Ecce Homo: How To Become What You Are (Oxford World's Classics)

Ecce Homo: How To Become What You Are (Oxford World's Classics)

Friedrich Nietzsche

Language: English

Pages: 176


Format: PDF / Kindle (mobi) / ePub

'I am not a man, I am dynamite.'

Ecce Homo is an autobiography like no other. Deliberately provocative, Nietzsche subverts the conventions of the genre and pushes his philosophical positions to combative extremes, constructing a genius-hero whose life is a chronicle of incessant self-overcoming. Written in 1888, a few weeks before his descent into madness, the book sub-titled 'How To Become What You Are' passes under review all Nietzsche's previous works so that we, his 'posthumous' readers, can finally understand
him aright, on his own terms. He reaches final reckonings with his many enemies - Richard Wagner, German nationalism, 'modern men' in general - and above all Christianity, proclaiming himself the Antichrist. Ecce Homo is the summation of an extraordinary philosophical career, a last great testament to
Nietzsche's will.

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last great testament to Nietzsche’s will. 32 Part of his advice to readers reproduced at the back of each volume of his edition. Robert C. Solomon and Kathleen M. Higgins (eds.), Reading Nietzsche (New York and Oxford: Oxford University Press, 1988). For further details on the reception history, see Duncan Large, ‘Double “Whaam”! Sarah Kofman on Ecce Homo’, German Life and Letters, 48/4 (1995), 441–62. 34 See Sarah Kofman, Explosion I: De l’ ‘Ecce Homo’ de Nietzsche (Paris: Galilée, 1992), and

Dionysian task the hardness of the hammer, the pleasure even in destroying are crucial preconditions. The imperative ‘Become hard!’,* the deepest conviction that all creators are hard, is the true badge of a Dionysian nature. — Beyond Good and Evil Prelude to a Philosophy of the Future 1 The task for the years that now followed was marked out as strictly as possible. Now that the yes-saying part of my task was solved, it was the turn of the no-saying, no-doing half: the revaluation of previous

written. Dionysus, as is well known, is also the god of darkness. — Each time a beginning that is intended to lead astray, cool, scientific, even ironic, intentionally foreground, intentionally off-putting. Gradually more agitation; patches of sheet lightning; very unpleasant truths growing louder from afar with a muffled drone—till finally a tempo feroce* is reached, when everything drives forward with immense excitement. At the end each time, among absolutely terrible detonations, a new truth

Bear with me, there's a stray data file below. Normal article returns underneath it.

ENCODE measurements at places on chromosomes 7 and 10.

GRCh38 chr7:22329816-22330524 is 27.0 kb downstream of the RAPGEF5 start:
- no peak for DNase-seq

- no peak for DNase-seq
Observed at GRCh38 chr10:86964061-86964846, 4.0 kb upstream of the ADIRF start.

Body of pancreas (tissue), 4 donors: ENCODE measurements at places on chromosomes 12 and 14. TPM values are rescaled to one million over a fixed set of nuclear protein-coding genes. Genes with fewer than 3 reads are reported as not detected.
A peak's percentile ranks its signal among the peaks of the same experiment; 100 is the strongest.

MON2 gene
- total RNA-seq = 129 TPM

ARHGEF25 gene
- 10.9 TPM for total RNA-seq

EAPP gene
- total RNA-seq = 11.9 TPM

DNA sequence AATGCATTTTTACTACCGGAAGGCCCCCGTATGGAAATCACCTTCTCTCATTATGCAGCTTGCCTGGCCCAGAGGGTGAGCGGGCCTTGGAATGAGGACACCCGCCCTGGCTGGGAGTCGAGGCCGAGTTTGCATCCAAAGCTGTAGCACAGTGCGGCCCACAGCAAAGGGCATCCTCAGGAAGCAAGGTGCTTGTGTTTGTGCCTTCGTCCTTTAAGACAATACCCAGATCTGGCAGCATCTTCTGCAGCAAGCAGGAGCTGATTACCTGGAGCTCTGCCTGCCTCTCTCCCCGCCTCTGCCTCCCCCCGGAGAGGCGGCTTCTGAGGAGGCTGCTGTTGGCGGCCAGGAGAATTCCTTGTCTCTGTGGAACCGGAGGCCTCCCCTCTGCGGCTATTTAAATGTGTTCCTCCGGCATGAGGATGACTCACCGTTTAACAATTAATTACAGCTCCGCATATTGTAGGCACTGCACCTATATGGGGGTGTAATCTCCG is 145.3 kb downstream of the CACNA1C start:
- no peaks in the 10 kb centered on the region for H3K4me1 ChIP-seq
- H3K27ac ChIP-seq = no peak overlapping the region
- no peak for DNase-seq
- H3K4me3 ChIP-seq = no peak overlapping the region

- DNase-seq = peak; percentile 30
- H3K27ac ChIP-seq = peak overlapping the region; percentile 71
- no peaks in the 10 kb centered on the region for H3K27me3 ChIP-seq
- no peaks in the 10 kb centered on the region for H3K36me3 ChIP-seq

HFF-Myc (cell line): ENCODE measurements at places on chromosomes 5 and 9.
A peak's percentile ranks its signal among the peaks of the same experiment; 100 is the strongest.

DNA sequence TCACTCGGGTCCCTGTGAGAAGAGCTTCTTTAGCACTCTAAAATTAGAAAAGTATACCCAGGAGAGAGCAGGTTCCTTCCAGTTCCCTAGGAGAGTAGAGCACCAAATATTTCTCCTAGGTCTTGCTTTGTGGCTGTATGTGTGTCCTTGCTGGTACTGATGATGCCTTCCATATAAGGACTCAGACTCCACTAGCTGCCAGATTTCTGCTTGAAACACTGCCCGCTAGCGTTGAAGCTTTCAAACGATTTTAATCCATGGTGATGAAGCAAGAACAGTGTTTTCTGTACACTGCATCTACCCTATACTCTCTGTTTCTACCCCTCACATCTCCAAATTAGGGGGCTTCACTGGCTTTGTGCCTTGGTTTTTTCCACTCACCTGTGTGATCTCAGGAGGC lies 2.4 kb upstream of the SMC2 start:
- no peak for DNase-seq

reality (in the affects, in the desires, in the will to power) is incalculably more necessary than is that form of petty happiness, so-called ‘goodness’; indeed (IV 5) Why I Am a Destiny 91 you have to be indulgent to even give it house-room, such is its instinctual hypocrisy. I shall have a great opportunity to demonstrate for the whole of history the exceptionally uncanny consequences of optimism, this monstrous product of the homines optimi.* Zarathustra, the first to understand that the

95; see also contradiction 132 Index optimism 46, 91 or 62 orchestra 65 organ 8, 62 organism 24, 62 organization 32 origin 10, 26, 60, 62 originality 37 otherworldly xxv, 73 Ott, Louise 111 Overbeck, Franz xxiii overcoming xxvii, 12, 45, 72; see also self-overcoming overflow 22, 34, 67, 74 overman xix, xxiii, xxv, 37, 41, 68, 72, 76, 92, 104, 106, 107 overpower 26, 68 over-rich 67 Ovid 97 ownmost 67, 71 pain 7, 53, 58‒9, 66, 68, 74; see also anaesthesia palate 82 Palazzo Carignano 81 Palazzo

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